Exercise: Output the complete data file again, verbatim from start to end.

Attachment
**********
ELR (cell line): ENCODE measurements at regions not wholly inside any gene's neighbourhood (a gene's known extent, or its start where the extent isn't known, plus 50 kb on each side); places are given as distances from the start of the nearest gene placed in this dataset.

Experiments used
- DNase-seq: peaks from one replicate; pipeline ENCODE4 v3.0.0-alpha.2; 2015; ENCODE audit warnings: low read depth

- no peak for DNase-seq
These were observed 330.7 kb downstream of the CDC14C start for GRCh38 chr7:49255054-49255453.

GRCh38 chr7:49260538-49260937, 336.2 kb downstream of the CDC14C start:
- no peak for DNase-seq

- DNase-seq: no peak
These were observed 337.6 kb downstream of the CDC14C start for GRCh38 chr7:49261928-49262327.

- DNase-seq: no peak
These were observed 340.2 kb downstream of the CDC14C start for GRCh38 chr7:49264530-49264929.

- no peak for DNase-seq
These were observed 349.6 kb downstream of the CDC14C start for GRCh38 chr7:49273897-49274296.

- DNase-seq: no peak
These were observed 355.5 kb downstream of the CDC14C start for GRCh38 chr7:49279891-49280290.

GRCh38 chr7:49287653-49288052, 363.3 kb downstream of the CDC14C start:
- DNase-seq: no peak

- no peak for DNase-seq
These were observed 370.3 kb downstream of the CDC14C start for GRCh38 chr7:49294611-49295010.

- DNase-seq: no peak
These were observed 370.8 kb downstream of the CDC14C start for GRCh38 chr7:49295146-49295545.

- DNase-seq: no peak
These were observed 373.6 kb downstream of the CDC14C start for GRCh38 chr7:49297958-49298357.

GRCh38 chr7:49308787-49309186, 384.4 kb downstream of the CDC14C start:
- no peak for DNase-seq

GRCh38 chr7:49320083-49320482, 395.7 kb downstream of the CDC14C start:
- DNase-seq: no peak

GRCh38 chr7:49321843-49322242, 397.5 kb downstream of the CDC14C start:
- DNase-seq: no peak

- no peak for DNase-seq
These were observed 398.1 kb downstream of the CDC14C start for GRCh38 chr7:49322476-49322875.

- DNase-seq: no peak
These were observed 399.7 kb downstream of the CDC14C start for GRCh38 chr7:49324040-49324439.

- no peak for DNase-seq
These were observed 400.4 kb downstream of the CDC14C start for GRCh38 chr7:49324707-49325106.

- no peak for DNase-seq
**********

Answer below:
ELR (cell line): ENCODE measurements at regions not wholly inside any gene's neighbourhood (a gene's known extent, or its start where the extent isn't known, plus 50 kb on each side); places are given as distances from the start of the nearest gene placed in this dataset.

Experiments used
- DNase-seq: peaks from one replicate; pipeline ENCODE4 v3.0.0-alpha.2; 2015; ENCODE audit warnings: low read depth

- no peak for DNase-seq
These were observed 330.7 kb downstream of the CDC14C start for GRCh38 chr7:49255054-49255453.

GRCh38 chr7:49260538-49260937, 336.2 kb downstream of the CDC14C start:
- no peak for DNase-seq

- DNase-seq: no peak
These were observed 337.6 kb downstream of the CDC14C start for GRCh38 chr7:49261928-49262327.

- DNase-seq: no peak
These were observed 340.2 kb downstream of the CDC14C start for GRCh38 chr7:49264530-49264929.

- no peak for DNase-seq
These were observed 349.6 kb downstream of the CDC14C start for GRCh38 chr7:49273897-49274296.

- DNase-seq: no peak
These were observed 355.5 kb downstream of the CDC14C start for GRCh38 chr7:49279891-49280290.

GRCh38 chr7:49287653-49288052, 363.3 kb downstream of the CDC14C start:
- DNase-seq: no peak

- no peak for DNase-seq
These were observed 370.3 kb downstream of the CDC14C start for GRCh38 chr7:49294611-49295010.

- DNase-seq: no peak
These were observed 370.8 kb downstream of the CDC14C start for GRCh38 chr7:49295146-49295545.

- DNase-seq: no peak
These were observed 373.6 kb downstream of the CDC14C start for GRCh38 chr7:49297958-49298357.

GRCh38 chr7:49308787-49309186, 384.4 kb downstream of the CDC14C start:
- no peak for DNase-seq

GRCh38 chr7:49320083-49320482, 395.7 kb downstream of the CDC14C start:
- DNase-seq: no peak

GRCh38 chr7:49321843-49322242, 397.5 kb downstream of the CDC14C start:
- DNase-seq: no peak

- no peak for DNase-seq
These were observed 398.1 kb downstream of the CDC14C start for GRCh38 chr7:49322476-49322875.

- DNase-seq: no peak
These were observed 399.7 kb downstream of the CDC14C start for GRCh38 chr7:49324040-49324439.

- no peak for DNase-seq
These were observed 400.4 kb downstream of the CDC14C start for GRCh38 chr7:49324707-49325106.

- no peak for DNase-seq